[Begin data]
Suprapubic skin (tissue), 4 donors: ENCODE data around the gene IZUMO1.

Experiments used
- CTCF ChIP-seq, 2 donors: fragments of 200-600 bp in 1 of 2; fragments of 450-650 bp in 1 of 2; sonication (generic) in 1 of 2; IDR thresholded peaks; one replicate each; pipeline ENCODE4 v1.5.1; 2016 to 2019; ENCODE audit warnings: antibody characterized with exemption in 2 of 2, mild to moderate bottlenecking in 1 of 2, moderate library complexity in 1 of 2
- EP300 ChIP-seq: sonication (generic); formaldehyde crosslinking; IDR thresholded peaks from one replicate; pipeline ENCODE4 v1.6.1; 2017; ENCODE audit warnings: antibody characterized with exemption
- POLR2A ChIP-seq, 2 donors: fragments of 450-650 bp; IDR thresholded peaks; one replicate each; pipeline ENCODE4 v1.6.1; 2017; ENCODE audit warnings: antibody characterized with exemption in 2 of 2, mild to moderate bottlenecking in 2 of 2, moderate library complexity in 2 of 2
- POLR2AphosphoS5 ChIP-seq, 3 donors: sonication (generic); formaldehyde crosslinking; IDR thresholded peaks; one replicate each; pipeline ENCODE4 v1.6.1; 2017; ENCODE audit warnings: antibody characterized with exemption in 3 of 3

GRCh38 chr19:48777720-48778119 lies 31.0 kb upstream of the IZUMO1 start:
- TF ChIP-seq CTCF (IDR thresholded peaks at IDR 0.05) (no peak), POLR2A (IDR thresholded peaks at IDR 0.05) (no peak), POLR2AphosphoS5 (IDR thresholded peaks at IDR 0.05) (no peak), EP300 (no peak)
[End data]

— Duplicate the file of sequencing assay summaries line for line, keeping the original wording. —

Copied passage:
Suprapubic skin (tissue), 4 donors: ENCODE data around the gene IZUMO1.

Experiments used
- CTCF ChIP-seq, 2 donors: fragments of 200-600 bp in 1 of 2; fragments of 450-650 bp in 1 of 2; sonication (generic) in 1 of 2; IDR thresholded peaks; one replicate each; pipeline ENCODE4 v1.5.1; 2016 to 2019; ENCODE audit warnings: antibody characterized with exemption in 2 of 2, mild to moderate bottlenecking in 1 of 2, moderate library complexity in 1 of 2
- EP300 ChIP-seq: sonication (generic); formaldehyde crosslinking; IDR thresholded peaks from one replicate; pipeline ENCODE4 v1.6.1; 2017; ENCODE audit warnings: antibody characterized with exemption
- POLR2A ChIP-seq, 2 donors: fragments of 450-650 bp; IDR thresholded peaks; one replicate each; pipeline ENCODE4 v1.6.1; 2017; ENCODE audit warnings: antibody characterized with exemption in 2 of 2, mild to moderate bottlenecking in 2 of 2, moderate library complexity in 2 of 2
- POLR2AphosphoS5 ChIP-seq, 3 donors: sonication (generic); formaldehyde crosslinking; IDR thresholded peaks; one replicate each; pipeline ENCODE4 v1.6.1; 2017; ENCODE audit warnings: antibody characterized with exemption in 3 of 3

GRCh38 chr19:48777720-48778119 lies 31.0 kb upstream of the IZUMO1 start:
- TF ChIP-seq CTCF (IDR thresholded peaks at IDR 0.05) (no peak), POLR2A (IDR thresholded peaks at IDR 0.05) (no peak), POLR2AphosphoS5 (IDR thresholded peaks at IDR 0.05) (no peak), EP300 (no peak)